New home-video releases include 'Monty Python,' 'The Avengers'

Tuesday, February 28, 2006

TV shows released on DVD this week:

"Ellen: Season 3" -- Bookstore owner Ellen DeGeneres and friends return with such guest stars as Martha Stewart, Carrie Fisher and Mary Tyler Moore. The third season's 25 episodes come in a three-disc set. (A&E)

"The Avengers: The Complete Emma Peel" -- All Diana Rigg, all the time. The full 50-episode run of Rigg's cat-suited Emma Peel on the 1960s action series starring Patrick Macnee is packed in a 17-disc set, with extras including a 1970s Emma Peel cameo from an episode of "The New Avengers." (A&E)

"Monty Python's Flying Circus" -- The final four "Personal Best" discs of the six Python boys arrive, featuring favorite sketches and animation chosen by John Cleese, Terry Gilliam and Terry Jones, plus the five surviving members' selections of memorable bits featuring the late Graham Chapman. (A&E)

"NewsRadio: The Complete Third Season" -- The weirdoes of the radio are back on the air with a three-disc set containing year three's 25 episodes of the sitcom starring Maura Tierney, Dave Foley and Phil Hartman. (Sony)

"Charmed: The Complete Fourth Season" -- Head witch Shannen Doherty departs, with Rose McGowan joining as a stepsister to charmers Alyssa Milano and Holly Marie Combs. The fourth season's 21 episodes come in a six-disc set. (Paramount)

"Bleak House" -- Charles Dickens often is best done on TV, where miniseries can do his expansive worlds justice. Gillian Anderson and Charles Dance lead the cast in this grand new 8-hour adaptation about intrigue and romance swirling around an endless court case. (BBC)

"The Beverly Hillbillies: Volume 2" -- Buddy Ebsen and his clan of rich hayseeds resume their homespun ways with a four-disc set featuring 27 episodes of the beloved sitcom. (MPI)

"Rumpole of the Bailey: The Complete Series" -- Leo McKern stars as the British barrister in the courtroom drama adapted by John Mortimer from his novel series. A 14-disc set has all 42 episodes that aired from 1978-92. (A&E)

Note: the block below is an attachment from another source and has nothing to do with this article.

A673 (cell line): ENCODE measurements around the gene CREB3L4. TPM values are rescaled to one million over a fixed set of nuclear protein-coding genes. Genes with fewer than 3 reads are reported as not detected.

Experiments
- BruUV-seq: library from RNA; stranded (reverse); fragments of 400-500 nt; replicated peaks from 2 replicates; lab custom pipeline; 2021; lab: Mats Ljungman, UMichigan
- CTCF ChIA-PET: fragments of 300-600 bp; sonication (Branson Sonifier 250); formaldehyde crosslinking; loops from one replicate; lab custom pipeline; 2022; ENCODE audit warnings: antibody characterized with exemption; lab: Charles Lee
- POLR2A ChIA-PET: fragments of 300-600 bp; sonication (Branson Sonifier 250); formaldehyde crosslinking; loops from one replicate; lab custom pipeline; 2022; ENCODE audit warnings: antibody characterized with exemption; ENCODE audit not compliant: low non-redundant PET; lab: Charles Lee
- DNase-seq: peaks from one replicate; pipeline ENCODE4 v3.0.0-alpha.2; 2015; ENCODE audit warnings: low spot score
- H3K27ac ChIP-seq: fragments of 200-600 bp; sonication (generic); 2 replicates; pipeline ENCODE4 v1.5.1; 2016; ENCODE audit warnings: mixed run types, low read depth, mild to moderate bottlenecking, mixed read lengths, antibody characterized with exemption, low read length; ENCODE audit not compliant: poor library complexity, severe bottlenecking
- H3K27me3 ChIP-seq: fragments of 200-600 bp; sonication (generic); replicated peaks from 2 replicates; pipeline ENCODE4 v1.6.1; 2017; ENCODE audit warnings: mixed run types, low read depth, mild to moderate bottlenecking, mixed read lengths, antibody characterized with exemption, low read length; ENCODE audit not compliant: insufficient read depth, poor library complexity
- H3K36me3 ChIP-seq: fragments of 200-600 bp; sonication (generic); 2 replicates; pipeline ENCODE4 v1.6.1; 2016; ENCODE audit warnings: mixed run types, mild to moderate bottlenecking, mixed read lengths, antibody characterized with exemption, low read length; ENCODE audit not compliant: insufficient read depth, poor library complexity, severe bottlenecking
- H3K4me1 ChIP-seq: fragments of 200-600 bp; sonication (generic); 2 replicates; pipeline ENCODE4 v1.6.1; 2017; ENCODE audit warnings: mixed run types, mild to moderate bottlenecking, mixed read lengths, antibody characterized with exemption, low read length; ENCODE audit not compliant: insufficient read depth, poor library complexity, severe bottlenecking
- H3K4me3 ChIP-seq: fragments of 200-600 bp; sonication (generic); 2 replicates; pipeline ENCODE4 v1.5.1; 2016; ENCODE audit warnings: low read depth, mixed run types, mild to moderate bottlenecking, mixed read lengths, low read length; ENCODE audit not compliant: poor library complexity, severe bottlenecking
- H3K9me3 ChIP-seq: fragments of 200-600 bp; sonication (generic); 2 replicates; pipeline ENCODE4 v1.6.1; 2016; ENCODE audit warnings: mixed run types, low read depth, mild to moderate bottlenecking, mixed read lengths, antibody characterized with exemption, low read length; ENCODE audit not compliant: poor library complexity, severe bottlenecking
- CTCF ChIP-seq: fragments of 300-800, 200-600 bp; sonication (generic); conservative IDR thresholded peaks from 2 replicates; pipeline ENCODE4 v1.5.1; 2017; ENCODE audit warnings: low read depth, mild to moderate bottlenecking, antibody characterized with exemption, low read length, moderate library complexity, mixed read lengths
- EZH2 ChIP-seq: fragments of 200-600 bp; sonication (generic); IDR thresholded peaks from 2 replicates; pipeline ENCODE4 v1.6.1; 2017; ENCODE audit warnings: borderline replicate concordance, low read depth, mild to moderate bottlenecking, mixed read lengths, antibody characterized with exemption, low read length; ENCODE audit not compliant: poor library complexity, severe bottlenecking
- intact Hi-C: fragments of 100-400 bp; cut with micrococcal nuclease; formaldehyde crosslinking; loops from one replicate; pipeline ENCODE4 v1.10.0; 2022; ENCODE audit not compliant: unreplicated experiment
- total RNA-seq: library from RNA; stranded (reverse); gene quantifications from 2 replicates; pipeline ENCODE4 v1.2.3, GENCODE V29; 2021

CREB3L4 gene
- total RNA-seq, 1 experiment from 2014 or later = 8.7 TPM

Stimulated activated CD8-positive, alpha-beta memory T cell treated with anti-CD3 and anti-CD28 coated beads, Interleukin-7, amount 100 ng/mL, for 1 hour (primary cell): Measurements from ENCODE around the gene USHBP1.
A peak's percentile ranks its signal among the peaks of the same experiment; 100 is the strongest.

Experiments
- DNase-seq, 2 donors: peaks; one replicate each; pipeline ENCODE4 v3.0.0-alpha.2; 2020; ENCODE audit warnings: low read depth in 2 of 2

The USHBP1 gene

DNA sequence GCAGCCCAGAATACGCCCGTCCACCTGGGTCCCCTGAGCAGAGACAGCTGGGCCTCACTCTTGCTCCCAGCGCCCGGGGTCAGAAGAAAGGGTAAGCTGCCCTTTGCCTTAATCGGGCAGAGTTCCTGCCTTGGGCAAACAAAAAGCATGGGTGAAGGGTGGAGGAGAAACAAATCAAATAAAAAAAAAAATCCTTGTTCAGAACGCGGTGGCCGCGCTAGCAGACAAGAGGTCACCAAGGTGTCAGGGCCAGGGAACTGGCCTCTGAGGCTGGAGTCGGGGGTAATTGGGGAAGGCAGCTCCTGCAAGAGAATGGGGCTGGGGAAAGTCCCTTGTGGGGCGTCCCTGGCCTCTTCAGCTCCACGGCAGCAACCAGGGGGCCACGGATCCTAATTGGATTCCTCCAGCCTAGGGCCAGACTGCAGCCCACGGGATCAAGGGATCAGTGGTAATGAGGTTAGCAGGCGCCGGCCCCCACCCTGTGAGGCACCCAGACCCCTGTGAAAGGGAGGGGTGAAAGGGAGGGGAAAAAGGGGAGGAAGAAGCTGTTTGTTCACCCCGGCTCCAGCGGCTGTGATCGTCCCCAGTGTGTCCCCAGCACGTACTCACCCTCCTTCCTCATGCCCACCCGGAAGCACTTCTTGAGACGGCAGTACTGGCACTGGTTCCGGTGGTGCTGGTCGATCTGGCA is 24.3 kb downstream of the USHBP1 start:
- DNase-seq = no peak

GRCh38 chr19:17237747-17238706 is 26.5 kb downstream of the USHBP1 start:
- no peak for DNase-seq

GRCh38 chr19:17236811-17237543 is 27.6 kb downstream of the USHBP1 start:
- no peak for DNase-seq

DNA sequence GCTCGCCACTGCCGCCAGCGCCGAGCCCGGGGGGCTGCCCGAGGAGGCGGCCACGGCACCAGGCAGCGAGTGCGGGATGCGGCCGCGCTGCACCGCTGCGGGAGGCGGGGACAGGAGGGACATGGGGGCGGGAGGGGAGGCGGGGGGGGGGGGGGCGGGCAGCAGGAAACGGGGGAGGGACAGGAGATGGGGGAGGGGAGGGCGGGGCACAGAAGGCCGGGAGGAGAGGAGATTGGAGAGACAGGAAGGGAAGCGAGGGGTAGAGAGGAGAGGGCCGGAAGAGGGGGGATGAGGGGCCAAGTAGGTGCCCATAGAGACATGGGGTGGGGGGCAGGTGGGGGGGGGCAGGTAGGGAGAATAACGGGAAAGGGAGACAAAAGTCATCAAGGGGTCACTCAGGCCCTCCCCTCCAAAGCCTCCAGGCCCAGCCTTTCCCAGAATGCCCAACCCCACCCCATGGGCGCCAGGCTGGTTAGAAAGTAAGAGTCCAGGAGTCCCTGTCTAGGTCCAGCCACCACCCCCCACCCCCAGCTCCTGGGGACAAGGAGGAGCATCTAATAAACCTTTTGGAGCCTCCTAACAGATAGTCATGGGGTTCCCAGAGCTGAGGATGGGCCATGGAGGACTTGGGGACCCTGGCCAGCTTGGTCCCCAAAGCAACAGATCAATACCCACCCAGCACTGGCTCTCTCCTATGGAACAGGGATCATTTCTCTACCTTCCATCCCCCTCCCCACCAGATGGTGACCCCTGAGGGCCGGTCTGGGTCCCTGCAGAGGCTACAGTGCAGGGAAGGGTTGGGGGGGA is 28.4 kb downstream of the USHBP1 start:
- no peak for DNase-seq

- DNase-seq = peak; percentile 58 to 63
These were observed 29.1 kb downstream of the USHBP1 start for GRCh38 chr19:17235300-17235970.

Other new releases:

"Where the Truth Lies" -- Kevin Bacon and Colin Firth star in Atom Egoyan's sexually explicit tale of a musical comedy team and the murder mystery surrounding their breakup. The DVD is available in the unrated theatrical version or an R-rated edition. (Sony)

"The Ice Harvest" -- John Cusack and Billy Bob Thornton are partners in crime in Harold Ramis' black comedy about Christmas Eve machinations centered on the heist of $2 million from a mob boss. (Universal)

"Love Me Tender" -- A DVD update marks the 50th anniversary of Elvis Presley's film debut in this Civil War melodrama about a love triangle and payroll robbery involving Confederate brothers. (20th Century Fox)

Selected home-video releases:

"Walk the Line"

Johnny and June return just in time for their big night at the Academy Awards. Joaquin Phoenix as country legend Johnny Cash and Reese Witherspoon as his one true love, June Carter, earned Oscar nominations for director James Mangold's portrait of Cash's roots, his early musical success, his drug battle and the long courtship he shared with Carter. The film comes in a single-disc or two-disc edition, both with 10 deleted scenes, accompanied by commentary from Mangold. The two-disc set also has three extended song performances by Phoenix and Witherspoon, plus featurettes on Cash's career, his romance with Carter and the making of the film. Also new to DVD is "The Gospel Road," Cash and Carter's 1973 musical testament to Jesus Christ. (20th Century Fox)